Consultants who are subject matter experts get kudos by demonstrating they know stuff. It’s therefore not surprising they can jump in too early with their point-of-view. That might look like this.
A client asks a question and before they’ve finished talking the consultant interrupts them with an answer. It might be a good answer, the right answer, a smart answer. But it might also be answering a poor question, the wrong question, an ill-formed question.
It doesn’t really matter because an opportunity to build deeper rapport and trust is lost.
You see, clients are looking for people who are interested in what they think and what’s important to them. By giving an answer immediately, the consultant passes the expert test but fails the empathy one.
Four things you might do instead:
- Open your mind, listen attentively and wait for the client to finish forming their question. Then ask “is there any more you’d like to know?” This often prompts a slightly more nuanced version of the question.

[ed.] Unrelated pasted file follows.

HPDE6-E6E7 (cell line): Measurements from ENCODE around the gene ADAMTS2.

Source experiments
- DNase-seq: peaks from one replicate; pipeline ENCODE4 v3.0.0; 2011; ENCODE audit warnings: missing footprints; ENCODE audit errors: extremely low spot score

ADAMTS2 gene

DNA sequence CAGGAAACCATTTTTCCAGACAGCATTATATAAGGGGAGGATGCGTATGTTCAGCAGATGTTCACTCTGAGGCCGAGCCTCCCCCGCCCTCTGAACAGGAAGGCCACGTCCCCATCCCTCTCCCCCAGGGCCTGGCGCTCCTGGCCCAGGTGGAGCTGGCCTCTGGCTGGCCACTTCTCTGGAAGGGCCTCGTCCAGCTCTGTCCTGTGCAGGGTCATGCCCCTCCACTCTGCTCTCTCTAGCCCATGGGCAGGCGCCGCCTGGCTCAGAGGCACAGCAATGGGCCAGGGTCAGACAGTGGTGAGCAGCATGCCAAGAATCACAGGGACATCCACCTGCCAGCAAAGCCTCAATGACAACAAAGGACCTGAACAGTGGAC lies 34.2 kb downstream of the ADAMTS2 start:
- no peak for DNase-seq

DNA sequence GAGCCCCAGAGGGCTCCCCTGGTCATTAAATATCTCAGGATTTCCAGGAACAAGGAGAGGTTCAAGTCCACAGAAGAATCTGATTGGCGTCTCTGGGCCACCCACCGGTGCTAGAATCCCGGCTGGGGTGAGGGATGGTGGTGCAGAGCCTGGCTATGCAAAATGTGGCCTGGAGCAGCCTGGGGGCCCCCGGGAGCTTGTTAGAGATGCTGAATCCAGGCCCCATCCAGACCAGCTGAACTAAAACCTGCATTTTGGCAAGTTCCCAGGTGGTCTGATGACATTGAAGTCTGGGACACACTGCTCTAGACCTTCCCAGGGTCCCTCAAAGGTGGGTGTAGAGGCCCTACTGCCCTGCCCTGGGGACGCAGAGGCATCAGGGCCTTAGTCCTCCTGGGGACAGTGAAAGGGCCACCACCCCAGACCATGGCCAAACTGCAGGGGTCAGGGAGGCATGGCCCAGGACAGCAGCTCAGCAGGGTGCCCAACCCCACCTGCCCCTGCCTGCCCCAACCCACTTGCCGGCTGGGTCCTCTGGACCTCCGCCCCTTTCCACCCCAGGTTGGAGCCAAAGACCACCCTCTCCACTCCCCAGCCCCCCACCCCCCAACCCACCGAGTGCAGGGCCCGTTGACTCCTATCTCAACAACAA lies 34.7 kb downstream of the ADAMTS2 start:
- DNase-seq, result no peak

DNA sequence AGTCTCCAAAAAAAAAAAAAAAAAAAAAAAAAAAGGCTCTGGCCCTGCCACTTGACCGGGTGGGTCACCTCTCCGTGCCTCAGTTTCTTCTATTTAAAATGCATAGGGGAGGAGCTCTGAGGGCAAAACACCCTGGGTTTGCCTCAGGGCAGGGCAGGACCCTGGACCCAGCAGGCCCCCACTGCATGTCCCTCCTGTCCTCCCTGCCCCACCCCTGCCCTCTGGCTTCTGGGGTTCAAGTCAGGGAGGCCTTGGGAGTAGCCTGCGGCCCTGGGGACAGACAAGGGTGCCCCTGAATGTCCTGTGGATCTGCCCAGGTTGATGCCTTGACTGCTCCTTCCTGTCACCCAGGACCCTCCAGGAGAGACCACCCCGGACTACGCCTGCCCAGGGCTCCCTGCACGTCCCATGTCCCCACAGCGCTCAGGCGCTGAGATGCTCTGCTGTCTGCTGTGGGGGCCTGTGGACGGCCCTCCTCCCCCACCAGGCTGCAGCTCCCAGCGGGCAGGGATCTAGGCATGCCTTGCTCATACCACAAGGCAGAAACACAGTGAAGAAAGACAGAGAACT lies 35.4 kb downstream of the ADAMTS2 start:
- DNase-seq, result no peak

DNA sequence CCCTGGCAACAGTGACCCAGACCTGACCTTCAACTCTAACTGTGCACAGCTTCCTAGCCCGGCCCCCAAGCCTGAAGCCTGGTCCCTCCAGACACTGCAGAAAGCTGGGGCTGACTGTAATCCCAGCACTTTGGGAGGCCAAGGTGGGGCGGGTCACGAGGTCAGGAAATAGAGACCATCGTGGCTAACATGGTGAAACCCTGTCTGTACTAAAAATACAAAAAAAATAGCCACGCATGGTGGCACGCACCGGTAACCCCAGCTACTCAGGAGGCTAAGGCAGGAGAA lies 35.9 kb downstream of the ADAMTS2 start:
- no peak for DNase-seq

- Encourage the client to speak more by showing you’re interested in them. If they’re asking you something it’s reasonable to assume finding an answer is important. Let them know they’re being heard.
- Even if you think you know the answer, ask what’s behind the question. “It feels like this is an important situation for you, I’d like to know more …” Make sure you know the context from which they are asking the question.
- Playback the question you heard and show that you’ve understood. Ask the client to confirm that’s what they want to hear about, “The question I’m hearing is …. , is that right?” If appropriate, ask for further clarification,
Each of these actions deepens the level of dialogue and builds empathy. You’re able to more fully put yourself in the client’s shoes. You’re also able to demonstrate your support and consulting skills, take the client’s thinking about their questions a little further. And that will be as valued by them as your answers.
Try this yourself￼. Then please let me know how it worked for you.